Q&A: Does my daughter need the cervical cancer vaccine?
What is the cervical cancer vaccine that I’m seeing advertised on TV? Should I have my daughter vaccinated?
The vaccine you are seeing advertised is actually a vaccine to protect against HPV or the human papilloma virus. Certain types of this virus can cause cervical cancer.
The cervix is the lowest part of the uterus and it acts as a pathway between the uterus (womb) and the vagina. Because of this location, the cervix is especially vulnerable to exposure of sexually transmitted diseases (STDs). Cancer can develop in the cervix when abnormal cells grow at a rapid rate—when normal cells come into contact with cancer-causing agents. In the case of cervical cancer, HPV is often the agent (cervical cancer can also develop in women who don’t have HPV). And when it is sexually transmitted it can affect the cells of the cervix, over time leading to the development of cancer.
What puts women at risk for acquiring this cancer-causing virus? The American Cancer Society reports that having sex at an early age, having many sexual partners, and having a partner who has had many partners are all factors that can increase a woman’s risk of HPV infection. Even those women who use condoms regularly and may be monogamous, are still at high risk. This is due to the fact that the virus can be passed with skin to skin contact from areas not protected by a condom.
The CDC (Centers for Disease Control) estimates that 20 million people in the United States are carriers of HPV. Many types of HPV (there are more than 100 types of papilloma viruses) may cause no harm or symptoms and go away on their own. But there are four types that are considered high risk and can lead to either cervical cancer or genital warts.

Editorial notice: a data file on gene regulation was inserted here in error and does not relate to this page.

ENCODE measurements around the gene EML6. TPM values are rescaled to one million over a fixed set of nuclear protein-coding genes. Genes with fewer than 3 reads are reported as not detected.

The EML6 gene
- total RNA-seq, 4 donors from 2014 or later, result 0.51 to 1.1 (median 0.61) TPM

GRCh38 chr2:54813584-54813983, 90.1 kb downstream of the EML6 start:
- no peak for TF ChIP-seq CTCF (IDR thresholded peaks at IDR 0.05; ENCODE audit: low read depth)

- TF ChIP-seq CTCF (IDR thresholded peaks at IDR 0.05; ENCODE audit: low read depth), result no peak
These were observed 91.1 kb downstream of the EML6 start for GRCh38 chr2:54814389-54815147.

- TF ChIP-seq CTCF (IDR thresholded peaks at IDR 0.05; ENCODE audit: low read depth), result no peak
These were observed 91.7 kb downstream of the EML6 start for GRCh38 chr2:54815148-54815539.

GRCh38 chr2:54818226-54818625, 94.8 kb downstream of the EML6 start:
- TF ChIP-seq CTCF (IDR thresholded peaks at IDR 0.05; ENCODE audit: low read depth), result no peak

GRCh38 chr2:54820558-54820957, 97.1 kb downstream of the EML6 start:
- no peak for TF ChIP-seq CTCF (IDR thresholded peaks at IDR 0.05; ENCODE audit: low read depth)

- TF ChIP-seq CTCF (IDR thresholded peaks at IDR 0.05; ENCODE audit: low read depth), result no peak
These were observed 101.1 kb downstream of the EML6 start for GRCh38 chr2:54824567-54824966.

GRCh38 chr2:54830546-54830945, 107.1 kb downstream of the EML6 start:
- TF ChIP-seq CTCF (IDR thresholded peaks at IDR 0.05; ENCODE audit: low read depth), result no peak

The HPV vaccine, currently being sold under the name Gardisil, can protect against high-risk HPVs. The vaccine is administered in a series of three shots given over a six-month period. (The second injection is given two months after the first one and the third is given four months after the second.) The most commonly reported side effects include short-term redness and swelling or soreness at the injection site.
It is important to keep in mind and discuss with your daughter the importance of protection against all types of HPV and other STDs. Routine testing, such as pap smears, will screen for HPV or any precancerous changes in the cervix. The American Cancer Society points out, “most invasive cervical cancers are found in women who have not had regular Pap tests.”
According to Dr. Robert J. Goldberg, MD, FACOG, of the Avery Center in Westport, Connecticut, the best time to get vaccinated is earlier rather than later. “Ideally you want to target women before they become sexually active since HPV is so common and it is difficult to know if someone has it or has been exposed.” Your daughter’s pediatrician will recommend the HPV vaccine around age 11 (the American Cancer Society states that it is at the discretion of the doctor, but it may be recommend as early as age nine).
There are so many important decisions you’ll need to make with regard to your family’s health and well being. These decisions can often be confusing. The best place to start is by asking questions and talking with your family doctor.